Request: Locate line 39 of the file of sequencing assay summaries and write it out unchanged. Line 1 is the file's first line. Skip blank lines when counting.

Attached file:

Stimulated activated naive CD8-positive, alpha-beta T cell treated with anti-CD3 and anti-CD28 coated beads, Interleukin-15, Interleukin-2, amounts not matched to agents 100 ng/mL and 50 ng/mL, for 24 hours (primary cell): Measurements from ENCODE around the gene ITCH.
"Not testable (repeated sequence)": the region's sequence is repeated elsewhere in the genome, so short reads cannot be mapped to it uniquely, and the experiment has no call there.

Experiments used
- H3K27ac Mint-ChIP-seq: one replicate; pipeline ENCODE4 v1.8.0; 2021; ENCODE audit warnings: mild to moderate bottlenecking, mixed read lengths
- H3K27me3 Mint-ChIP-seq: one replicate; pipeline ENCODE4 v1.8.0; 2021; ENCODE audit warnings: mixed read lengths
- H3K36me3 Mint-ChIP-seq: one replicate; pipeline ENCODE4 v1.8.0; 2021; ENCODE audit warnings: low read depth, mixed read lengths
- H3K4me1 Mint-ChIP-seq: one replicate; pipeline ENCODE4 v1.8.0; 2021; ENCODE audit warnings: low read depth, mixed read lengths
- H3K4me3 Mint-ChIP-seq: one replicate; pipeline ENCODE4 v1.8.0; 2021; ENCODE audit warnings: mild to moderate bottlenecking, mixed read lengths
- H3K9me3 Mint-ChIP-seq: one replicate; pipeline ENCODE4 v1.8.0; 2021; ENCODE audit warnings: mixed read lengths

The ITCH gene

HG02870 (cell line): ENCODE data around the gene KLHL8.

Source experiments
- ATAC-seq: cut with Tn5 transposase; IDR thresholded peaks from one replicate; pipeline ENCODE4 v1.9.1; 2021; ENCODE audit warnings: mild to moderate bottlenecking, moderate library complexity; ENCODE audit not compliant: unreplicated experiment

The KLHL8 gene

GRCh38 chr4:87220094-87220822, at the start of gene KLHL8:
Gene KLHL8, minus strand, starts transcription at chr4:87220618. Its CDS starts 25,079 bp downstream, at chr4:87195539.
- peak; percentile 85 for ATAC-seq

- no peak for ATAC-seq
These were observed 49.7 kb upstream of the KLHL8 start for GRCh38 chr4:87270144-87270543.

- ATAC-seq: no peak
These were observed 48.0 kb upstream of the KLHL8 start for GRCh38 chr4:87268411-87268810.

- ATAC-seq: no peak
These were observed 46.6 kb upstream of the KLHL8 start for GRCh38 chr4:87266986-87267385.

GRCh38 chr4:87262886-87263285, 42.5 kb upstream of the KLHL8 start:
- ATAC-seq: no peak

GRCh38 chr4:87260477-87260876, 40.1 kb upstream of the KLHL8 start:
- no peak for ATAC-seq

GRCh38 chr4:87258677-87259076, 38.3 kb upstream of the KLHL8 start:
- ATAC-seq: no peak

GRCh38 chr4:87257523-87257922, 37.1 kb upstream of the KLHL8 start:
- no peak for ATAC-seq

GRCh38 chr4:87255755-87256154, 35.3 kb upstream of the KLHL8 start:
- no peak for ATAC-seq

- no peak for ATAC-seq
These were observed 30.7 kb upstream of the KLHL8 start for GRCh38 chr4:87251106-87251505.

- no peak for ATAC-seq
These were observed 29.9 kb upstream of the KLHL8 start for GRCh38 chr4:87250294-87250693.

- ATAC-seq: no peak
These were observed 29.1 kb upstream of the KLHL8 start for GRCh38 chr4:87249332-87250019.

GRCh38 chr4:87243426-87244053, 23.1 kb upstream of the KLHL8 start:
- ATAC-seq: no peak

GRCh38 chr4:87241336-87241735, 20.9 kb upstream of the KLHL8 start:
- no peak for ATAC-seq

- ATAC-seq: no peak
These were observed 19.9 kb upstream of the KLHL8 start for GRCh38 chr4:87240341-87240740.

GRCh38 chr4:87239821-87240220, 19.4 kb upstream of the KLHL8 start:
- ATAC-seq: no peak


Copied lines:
These were observed 29.1 kb upstream of the KLHL8 start for GRCh38 chr4:87249332-87250019.